Two men, both seriously ill, occupied the same hospital room.
One man was allowed to sit up in his bed for an hour
each afternoon to help drain the fluid from his lungs.
His bed was next to the room's only window.
The other man had to spend all his time flat on his back.
The men talked for hours on end.
They spoke of their wives and families,
their homes, their jobs, their involvement in the
military service, where they had been on vacation.
Every afternoon when the man in the bed by the
window could sit up, he would pass the time
by describing to his roommate all the things he
could see outside the window.
The man in the other bed began to live,
for those one-hour periods where his world
would be broadened and enlivened by all the
activity and color of the world outside.
The window overlooked a park with a lovely lake.
Ducks and swans played on the water while
children sailed their model boats.
Young lovers walked arm in arm amidst flowers
of every color of the rainbow.
Grand old trees graced the landscape,
and a fine view of the city skyline could
be seen in the distance.
As the man by the window described all this
in exquisite detail, the man on the other side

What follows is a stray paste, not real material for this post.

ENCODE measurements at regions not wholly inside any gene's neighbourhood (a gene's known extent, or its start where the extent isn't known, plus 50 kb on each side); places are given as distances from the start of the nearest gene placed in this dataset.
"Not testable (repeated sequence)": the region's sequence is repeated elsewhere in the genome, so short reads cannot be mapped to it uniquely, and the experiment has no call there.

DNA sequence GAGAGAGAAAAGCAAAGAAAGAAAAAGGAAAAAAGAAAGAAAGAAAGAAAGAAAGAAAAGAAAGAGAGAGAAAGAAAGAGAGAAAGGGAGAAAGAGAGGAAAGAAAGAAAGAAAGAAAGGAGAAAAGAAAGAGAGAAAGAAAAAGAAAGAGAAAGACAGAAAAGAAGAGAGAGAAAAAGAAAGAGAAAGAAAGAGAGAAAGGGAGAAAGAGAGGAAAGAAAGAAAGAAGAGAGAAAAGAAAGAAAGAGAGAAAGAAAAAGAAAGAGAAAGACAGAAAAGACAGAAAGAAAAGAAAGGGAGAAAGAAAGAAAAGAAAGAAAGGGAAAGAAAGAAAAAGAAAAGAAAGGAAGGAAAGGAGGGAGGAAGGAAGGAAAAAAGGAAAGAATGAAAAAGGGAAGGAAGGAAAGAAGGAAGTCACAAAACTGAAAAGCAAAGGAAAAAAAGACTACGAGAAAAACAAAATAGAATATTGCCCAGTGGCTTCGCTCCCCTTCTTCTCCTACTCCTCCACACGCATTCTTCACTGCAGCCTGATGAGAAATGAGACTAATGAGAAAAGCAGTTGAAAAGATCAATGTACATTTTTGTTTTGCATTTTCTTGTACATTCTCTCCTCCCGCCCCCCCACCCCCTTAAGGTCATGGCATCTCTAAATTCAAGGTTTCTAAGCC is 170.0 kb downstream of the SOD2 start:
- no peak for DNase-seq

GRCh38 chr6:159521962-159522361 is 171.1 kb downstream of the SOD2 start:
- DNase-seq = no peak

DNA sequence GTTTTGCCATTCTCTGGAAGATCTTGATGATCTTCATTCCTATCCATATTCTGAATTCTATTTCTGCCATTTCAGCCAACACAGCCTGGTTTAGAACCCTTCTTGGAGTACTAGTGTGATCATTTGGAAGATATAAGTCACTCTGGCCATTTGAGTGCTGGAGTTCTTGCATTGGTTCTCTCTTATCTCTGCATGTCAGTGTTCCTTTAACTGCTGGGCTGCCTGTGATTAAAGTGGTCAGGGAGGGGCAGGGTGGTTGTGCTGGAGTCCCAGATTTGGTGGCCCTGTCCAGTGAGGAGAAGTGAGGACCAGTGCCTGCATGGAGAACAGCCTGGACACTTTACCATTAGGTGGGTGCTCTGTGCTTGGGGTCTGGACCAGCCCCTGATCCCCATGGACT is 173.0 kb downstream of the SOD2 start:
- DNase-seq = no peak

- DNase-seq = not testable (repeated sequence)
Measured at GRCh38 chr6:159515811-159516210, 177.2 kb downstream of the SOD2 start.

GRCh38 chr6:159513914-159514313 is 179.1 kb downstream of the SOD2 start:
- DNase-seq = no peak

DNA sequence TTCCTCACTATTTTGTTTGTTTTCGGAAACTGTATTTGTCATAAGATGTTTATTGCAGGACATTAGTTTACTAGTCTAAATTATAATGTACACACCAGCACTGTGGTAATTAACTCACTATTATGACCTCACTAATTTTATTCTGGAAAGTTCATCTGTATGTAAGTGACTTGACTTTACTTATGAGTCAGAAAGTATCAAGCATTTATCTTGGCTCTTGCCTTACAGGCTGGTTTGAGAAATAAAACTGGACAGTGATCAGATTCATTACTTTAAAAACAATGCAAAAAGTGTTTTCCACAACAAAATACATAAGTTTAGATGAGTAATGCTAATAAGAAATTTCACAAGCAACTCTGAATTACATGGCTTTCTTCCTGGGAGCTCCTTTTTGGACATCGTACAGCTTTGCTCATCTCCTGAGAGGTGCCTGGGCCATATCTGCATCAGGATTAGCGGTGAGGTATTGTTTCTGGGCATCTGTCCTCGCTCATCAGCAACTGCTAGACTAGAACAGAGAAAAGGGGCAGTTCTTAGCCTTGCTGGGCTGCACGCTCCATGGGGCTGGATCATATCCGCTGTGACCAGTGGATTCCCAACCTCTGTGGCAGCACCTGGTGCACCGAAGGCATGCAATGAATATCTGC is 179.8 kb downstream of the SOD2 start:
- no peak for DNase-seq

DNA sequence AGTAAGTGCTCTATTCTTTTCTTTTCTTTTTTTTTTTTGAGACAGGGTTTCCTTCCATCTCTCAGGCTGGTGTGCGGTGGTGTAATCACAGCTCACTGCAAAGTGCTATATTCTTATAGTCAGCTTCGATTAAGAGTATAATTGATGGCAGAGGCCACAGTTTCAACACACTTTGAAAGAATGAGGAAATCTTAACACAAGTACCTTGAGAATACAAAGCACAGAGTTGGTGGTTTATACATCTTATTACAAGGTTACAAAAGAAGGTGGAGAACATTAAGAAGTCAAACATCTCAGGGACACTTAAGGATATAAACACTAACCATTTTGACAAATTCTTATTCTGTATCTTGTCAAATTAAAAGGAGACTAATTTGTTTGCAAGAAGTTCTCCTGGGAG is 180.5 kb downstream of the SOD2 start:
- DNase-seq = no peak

of the room would close his eyes and imagine
the picturesque scene.
One warm afternoon the man by the window
described a parade passing by.
Although the other man couldn't hear the band,
he could see it.
In his mind's eye as the gentleman by the
window portrayed it with descriptive words.
Days and weeks passed.
One morning, the day nurse arrived to
bring water for their baths, only to find
the lifeless body of the man by the window,
who had died peacefully in his sleep.
She was saddened and called the hospital
attendants to take the body away.
As soon as it seemed appropriate,
the other man asked if he could be moved
next to the window.
The nurse was happy to make the switch,
and after making sure he was comfortable,
she left him alone.
Slowly, painfully, he propped himself up
on one elbow to take his first look at the
Finally, he would have the joy of seeing it
He strained to slowly turn to look out the window
beside the bed.
It faced a blank wall.
The man asked the nurse what could have
compelled his deceased roommate who had
described such wonderful things outside this window.
The nurse responded that the man was blind
and could not even see the wall.
She said, "Perhaps he just wanted to encourage you."
Epilogue: "There is tremendous happiness in
making others happy, despite our own situations.
Shared grief is half the sorrow,
but happiness when shared, is doubled.
If you want to feel rich,
just count all the things you have that money can't buy."
"Today is a gift, that's why it is called the present."
~ Author Unknown ~